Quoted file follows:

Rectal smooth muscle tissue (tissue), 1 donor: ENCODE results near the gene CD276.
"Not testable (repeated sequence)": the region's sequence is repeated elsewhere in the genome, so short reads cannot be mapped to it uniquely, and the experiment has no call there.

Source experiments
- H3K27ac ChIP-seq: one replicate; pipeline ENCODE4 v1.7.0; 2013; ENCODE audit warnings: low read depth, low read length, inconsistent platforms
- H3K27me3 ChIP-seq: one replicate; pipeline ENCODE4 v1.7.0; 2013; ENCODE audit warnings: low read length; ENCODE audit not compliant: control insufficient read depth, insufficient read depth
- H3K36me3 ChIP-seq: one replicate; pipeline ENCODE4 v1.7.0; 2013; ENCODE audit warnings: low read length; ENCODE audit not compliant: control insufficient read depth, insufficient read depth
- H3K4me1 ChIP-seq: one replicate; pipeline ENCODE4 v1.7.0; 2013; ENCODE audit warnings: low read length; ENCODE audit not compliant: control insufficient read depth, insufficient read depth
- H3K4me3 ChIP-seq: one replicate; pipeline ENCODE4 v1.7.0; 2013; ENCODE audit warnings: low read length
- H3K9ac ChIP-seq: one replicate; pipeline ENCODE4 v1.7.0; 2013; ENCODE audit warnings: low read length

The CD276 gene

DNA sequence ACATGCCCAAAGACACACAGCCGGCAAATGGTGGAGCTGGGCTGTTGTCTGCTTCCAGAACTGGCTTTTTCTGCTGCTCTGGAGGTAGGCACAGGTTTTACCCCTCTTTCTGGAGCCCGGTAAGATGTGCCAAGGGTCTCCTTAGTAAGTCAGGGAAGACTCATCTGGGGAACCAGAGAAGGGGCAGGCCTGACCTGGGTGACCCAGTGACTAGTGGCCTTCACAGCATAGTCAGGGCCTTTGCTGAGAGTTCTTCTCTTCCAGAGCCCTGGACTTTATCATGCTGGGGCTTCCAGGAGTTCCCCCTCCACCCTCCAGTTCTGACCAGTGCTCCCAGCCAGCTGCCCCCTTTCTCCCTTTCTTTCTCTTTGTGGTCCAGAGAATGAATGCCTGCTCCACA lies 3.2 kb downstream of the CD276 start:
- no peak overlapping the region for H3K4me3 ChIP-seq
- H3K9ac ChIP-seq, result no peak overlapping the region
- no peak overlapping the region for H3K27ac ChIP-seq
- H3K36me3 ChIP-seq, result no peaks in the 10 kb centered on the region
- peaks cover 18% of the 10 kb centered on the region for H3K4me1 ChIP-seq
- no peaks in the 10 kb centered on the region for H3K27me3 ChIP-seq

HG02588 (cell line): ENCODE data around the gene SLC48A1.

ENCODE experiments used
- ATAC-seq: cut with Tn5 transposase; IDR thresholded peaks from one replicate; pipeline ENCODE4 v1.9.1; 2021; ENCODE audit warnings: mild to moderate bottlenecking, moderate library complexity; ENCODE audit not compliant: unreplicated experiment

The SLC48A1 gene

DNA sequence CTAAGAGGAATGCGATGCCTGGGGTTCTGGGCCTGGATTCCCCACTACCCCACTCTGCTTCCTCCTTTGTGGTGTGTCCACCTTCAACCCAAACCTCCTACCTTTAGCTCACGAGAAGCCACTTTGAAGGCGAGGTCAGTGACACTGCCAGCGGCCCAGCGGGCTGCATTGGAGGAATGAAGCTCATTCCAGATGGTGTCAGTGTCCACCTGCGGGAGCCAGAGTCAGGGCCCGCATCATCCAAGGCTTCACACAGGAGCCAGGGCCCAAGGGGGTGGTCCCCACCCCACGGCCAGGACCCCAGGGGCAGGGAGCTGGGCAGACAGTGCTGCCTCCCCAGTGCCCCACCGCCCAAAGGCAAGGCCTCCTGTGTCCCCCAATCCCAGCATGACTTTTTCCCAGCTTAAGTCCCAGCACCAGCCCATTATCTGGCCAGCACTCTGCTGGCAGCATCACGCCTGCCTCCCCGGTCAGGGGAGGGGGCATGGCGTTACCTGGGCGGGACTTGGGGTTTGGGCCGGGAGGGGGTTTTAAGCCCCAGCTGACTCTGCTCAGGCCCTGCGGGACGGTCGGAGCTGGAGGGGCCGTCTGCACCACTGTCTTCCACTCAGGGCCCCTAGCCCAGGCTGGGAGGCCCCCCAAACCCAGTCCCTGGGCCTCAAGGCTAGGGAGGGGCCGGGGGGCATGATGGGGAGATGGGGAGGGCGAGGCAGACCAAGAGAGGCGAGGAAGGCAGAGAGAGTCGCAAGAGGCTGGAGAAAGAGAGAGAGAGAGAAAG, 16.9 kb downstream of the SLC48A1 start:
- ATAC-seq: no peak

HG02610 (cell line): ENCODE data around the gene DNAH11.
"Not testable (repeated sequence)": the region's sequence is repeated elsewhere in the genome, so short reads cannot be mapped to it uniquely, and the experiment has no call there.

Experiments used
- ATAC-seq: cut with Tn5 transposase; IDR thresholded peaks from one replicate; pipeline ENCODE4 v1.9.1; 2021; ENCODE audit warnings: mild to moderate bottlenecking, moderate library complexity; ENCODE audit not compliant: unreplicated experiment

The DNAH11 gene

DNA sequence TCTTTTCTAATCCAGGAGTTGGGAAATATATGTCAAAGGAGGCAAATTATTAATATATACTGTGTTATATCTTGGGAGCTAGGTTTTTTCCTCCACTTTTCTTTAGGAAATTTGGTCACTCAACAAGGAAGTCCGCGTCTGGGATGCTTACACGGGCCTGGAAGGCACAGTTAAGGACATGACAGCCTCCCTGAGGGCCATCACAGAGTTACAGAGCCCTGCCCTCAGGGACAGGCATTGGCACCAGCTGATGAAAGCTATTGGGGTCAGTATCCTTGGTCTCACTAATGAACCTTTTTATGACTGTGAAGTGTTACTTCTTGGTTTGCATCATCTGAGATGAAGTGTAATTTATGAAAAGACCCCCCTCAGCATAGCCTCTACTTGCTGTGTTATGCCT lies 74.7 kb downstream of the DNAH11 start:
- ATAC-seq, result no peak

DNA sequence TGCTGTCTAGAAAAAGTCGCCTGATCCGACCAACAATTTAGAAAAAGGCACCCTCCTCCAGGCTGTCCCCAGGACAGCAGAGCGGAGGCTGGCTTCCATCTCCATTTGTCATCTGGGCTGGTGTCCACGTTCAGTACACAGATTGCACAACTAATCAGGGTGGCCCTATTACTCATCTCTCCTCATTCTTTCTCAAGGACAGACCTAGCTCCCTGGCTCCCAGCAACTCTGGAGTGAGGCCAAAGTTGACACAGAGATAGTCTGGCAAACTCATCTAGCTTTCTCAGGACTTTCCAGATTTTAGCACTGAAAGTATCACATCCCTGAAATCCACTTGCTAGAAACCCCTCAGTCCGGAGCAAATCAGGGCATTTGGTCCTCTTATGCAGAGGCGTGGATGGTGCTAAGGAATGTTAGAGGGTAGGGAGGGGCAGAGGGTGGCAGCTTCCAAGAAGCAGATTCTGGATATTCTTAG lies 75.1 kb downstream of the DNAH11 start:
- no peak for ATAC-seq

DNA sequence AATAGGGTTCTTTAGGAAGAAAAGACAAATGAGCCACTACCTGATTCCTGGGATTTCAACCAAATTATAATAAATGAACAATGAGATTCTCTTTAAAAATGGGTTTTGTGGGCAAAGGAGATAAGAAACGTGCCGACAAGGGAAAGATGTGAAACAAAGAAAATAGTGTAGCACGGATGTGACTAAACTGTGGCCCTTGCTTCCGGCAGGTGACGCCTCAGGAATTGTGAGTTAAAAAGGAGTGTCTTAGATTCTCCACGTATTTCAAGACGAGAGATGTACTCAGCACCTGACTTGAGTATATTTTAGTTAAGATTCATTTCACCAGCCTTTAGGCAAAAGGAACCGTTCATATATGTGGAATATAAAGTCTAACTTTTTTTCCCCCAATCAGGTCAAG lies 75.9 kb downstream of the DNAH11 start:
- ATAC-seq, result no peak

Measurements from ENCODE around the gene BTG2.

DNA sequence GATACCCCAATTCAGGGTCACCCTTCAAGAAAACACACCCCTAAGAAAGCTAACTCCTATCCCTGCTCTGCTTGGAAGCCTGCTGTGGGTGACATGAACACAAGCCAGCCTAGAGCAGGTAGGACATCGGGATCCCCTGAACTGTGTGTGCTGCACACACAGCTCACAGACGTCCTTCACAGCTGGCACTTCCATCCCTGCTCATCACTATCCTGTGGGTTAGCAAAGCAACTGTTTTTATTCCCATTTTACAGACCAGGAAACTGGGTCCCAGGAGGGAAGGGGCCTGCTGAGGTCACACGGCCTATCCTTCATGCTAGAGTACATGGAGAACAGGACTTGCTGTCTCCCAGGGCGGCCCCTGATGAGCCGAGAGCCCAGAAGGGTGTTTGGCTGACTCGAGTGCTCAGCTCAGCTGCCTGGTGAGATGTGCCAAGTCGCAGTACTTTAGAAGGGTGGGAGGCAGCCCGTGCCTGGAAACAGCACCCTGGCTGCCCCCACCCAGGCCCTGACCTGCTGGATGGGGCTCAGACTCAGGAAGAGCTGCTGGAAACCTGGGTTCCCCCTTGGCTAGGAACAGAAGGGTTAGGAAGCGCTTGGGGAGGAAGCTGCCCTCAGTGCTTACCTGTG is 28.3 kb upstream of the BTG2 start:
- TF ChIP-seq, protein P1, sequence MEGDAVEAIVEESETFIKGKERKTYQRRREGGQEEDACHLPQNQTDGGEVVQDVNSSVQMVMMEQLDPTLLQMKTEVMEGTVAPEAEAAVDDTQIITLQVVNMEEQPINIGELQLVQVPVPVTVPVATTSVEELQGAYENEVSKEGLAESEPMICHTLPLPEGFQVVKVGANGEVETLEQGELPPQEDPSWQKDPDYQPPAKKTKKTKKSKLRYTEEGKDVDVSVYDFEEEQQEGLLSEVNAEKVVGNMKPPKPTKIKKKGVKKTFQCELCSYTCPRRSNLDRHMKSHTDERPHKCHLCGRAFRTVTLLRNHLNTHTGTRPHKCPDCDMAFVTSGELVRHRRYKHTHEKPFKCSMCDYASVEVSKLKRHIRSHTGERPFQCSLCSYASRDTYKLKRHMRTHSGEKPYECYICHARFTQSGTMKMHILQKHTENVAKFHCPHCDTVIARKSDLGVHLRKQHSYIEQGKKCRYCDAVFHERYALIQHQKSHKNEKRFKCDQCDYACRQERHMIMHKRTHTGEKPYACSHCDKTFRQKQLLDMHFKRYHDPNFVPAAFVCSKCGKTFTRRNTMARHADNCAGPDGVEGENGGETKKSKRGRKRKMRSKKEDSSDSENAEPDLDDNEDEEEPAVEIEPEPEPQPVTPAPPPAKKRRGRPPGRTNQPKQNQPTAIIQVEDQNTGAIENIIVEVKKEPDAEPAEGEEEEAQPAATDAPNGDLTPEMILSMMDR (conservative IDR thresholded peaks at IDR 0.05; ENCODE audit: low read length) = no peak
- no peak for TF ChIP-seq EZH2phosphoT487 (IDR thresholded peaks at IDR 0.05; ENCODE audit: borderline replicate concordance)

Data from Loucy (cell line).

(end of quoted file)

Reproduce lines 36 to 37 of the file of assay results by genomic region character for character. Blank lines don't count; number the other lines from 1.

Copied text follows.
DNA sequence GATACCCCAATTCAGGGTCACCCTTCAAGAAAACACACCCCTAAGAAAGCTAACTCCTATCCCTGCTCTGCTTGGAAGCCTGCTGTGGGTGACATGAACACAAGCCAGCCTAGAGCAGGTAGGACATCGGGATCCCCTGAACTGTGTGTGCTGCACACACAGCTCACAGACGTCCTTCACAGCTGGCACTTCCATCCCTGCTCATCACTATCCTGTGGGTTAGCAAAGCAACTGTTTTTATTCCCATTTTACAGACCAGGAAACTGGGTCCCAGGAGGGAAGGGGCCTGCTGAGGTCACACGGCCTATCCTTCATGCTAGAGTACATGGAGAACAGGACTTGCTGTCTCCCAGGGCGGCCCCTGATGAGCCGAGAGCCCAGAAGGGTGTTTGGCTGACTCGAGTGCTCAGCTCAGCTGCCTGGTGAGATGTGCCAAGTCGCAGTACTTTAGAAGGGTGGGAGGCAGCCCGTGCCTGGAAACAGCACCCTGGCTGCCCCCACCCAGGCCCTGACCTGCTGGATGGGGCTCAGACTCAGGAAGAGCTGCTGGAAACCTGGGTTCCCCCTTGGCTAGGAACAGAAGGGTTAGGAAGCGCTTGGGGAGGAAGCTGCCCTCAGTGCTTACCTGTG is 28.3 kb upstream of the BTG2 start:
- TF ChIP-seq, protein P1, sequence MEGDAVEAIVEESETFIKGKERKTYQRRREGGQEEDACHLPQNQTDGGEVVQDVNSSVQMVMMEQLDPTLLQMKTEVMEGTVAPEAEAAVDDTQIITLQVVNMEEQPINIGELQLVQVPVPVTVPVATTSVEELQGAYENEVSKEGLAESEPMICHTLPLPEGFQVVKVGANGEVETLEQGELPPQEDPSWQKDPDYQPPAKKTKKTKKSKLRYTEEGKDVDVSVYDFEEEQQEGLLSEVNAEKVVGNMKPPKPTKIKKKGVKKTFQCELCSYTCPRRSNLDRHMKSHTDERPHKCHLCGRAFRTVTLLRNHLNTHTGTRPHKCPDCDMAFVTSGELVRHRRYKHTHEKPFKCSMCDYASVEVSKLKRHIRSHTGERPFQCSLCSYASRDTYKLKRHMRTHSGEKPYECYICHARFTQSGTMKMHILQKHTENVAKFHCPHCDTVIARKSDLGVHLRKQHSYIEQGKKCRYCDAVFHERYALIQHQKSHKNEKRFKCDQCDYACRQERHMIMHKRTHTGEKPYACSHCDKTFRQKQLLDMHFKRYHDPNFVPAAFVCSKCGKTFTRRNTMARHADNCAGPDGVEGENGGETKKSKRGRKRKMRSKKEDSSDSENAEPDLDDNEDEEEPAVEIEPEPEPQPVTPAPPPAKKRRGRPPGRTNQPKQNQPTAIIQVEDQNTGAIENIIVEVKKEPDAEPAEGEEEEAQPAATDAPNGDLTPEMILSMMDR (conservative IDR thresholded peaks at IDR 0.05; ENCODE audit: low read length) = no peak